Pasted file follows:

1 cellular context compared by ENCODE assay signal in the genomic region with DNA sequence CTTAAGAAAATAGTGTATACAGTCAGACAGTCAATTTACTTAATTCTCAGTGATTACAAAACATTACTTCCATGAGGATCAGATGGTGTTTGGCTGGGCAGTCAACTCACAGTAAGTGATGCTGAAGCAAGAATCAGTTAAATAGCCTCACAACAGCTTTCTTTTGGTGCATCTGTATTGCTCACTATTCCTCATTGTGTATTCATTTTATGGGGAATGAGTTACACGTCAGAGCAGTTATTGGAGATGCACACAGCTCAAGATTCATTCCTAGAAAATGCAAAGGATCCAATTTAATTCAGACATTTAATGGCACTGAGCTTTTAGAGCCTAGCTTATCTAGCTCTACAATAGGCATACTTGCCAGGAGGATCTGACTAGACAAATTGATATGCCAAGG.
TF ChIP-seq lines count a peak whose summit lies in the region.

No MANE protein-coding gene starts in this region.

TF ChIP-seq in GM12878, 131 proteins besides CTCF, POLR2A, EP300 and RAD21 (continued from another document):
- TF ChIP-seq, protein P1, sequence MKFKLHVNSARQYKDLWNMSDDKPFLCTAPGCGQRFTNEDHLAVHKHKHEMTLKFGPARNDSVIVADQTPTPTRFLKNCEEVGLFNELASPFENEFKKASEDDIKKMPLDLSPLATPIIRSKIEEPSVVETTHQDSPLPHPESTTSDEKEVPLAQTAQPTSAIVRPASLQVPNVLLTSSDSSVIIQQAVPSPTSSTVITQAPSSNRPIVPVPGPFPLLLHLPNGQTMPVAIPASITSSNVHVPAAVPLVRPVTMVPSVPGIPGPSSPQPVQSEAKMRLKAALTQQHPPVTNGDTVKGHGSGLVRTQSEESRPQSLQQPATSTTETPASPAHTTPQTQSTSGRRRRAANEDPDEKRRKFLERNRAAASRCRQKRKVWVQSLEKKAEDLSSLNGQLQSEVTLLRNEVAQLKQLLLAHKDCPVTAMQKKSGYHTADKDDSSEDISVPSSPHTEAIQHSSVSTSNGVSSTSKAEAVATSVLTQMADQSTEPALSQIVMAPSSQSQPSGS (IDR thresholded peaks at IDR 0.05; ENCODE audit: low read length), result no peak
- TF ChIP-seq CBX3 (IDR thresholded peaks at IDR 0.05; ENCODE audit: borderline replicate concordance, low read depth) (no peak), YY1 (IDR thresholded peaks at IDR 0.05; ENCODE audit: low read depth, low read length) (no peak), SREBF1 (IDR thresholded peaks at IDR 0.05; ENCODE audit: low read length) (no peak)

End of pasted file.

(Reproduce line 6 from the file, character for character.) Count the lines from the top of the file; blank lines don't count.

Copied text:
- TF ChIP-seq CBX3 (IDR thresholded peaks at IDR 0.05; ENCODE audit: borderline replicate concordance, low read depth) (no peak), YY1 (IDR thresholded peaks at IDR 0.05; ENCODE audit: low read depth, low read length) (no peak), SREBF1 (IDR thresholded peaks at IDR 0.05; ENCODE audit: low read length) (no peak)